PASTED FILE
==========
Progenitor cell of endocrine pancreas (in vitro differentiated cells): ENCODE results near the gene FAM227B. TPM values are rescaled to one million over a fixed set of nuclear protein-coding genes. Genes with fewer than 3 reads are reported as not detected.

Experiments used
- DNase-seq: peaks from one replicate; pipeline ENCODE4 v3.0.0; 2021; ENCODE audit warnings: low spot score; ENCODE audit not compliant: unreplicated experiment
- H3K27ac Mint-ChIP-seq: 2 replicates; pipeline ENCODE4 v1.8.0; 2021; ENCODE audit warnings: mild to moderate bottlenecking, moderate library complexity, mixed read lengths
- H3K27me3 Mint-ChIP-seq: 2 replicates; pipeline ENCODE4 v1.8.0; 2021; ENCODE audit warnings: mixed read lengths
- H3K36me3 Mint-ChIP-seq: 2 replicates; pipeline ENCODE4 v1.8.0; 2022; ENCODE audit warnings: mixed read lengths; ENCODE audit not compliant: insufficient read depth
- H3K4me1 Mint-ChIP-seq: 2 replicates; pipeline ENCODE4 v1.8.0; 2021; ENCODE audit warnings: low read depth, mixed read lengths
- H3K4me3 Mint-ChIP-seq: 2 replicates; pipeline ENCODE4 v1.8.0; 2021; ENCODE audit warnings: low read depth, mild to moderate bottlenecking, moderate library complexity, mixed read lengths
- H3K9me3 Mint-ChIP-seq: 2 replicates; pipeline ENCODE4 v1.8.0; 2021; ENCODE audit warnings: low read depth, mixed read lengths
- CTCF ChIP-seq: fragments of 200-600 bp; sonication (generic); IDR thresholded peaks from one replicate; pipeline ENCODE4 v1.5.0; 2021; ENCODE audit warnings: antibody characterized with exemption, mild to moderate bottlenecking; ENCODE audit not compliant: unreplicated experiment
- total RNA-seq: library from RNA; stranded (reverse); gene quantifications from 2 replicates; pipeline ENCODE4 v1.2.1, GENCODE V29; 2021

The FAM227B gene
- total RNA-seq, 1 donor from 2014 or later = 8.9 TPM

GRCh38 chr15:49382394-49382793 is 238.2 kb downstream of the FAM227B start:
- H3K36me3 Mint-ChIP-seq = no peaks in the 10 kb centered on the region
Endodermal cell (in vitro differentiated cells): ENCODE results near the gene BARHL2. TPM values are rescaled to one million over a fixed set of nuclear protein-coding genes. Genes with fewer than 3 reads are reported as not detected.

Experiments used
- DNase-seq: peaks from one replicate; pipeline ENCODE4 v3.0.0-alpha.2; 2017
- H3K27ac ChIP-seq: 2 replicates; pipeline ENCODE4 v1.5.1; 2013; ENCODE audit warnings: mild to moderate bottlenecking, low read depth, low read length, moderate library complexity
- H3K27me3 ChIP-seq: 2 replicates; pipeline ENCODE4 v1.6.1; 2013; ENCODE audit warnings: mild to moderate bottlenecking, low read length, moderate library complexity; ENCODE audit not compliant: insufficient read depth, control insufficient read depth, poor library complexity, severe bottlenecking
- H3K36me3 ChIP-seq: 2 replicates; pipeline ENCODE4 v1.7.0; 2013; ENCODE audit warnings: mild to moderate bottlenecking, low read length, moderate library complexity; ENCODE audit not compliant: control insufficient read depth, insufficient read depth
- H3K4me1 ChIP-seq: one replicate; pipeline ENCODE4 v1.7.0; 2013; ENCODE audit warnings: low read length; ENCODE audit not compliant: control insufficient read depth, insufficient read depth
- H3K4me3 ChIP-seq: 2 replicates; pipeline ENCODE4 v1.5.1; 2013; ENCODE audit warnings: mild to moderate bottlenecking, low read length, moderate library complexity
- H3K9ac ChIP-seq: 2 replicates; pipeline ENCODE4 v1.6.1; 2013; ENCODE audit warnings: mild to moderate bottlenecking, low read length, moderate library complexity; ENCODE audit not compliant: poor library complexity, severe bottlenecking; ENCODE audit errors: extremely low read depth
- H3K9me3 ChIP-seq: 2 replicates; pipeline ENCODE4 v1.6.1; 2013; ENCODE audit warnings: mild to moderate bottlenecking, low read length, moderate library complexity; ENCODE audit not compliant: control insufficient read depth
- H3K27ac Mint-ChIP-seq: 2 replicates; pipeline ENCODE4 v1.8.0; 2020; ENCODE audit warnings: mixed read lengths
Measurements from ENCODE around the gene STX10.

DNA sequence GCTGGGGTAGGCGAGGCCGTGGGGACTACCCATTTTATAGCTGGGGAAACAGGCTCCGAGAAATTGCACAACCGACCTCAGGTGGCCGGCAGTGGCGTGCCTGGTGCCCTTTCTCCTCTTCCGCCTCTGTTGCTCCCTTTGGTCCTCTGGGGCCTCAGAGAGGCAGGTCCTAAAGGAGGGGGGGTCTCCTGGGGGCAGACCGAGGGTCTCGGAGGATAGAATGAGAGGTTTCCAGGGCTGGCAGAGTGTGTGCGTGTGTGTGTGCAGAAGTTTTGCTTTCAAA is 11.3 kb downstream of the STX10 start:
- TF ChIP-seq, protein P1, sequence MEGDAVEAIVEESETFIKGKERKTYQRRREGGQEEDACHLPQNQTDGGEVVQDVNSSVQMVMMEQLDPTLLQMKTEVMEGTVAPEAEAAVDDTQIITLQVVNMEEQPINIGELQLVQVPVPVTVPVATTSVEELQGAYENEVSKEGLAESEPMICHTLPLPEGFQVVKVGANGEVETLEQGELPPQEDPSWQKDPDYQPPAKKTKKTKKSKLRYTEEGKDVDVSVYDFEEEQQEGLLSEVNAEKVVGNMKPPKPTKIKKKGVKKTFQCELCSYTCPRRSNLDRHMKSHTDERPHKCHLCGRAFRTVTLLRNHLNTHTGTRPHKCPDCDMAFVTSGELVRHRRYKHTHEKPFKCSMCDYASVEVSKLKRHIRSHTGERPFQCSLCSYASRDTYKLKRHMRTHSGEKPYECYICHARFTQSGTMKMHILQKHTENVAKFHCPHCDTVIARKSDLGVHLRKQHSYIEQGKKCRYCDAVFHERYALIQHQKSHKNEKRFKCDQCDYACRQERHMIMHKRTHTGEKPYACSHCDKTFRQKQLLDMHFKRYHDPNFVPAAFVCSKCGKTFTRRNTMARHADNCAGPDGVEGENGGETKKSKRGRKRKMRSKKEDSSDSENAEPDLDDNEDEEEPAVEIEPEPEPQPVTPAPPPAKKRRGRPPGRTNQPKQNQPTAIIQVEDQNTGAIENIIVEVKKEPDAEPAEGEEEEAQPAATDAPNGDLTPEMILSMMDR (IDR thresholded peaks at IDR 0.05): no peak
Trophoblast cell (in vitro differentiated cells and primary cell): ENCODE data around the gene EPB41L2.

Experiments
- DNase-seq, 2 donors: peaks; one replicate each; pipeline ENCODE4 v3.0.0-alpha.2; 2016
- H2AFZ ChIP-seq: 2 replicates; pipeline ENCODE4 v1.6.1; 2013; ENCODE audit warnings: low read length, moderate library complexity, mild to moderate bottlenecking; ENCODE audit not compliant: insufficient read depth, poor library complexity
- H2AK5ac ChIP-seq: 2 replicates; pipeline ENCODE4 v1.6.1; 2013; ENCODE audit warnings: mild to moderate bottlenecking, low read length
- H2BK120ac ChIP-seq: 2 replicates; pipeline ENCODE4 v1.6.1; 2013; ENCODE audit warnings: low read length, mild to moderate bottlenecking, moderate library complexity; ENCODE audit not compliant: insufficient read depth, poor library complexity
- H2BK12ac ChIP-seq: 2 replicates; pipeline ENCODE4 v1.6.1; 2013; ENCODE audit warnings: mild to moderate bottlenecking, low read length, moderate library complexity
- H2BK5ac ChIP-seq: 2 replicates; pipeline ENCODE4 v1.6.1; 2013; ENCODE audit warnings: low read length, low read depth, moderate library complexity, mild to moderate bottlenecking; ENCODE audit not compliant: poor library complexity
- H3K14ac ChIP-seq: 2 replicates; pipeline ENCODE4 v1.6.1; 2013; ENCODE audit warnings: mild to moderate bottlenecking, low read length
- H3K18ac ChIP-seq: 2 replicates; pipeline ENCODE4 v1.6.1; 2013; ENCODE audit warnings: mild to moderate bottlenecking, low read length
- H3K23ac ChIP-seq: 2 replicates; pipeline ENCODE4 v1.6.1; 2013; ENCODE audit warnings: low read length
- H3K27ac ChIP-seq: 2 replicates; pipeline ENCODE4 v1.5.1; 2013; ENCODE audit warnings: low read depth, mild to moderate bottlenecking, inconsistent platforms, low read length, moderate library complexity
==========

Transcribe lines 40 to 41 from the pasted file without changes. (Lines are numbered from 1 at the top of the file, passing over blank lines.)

- H3K23ac ChIP-seq: 2 replicates; pipeline ENCODE4 v1.6.1; 2013; ENCODE audit warnings: low read length
- H3K27ac ChIP-seq: 2 replicates; pipeline ENCODE4 v1.5.1; 2013; ENCODE audit warnings: low read depth, mild to moderate bottlenecking, inconsistent platforms, low read length, moderate library complexity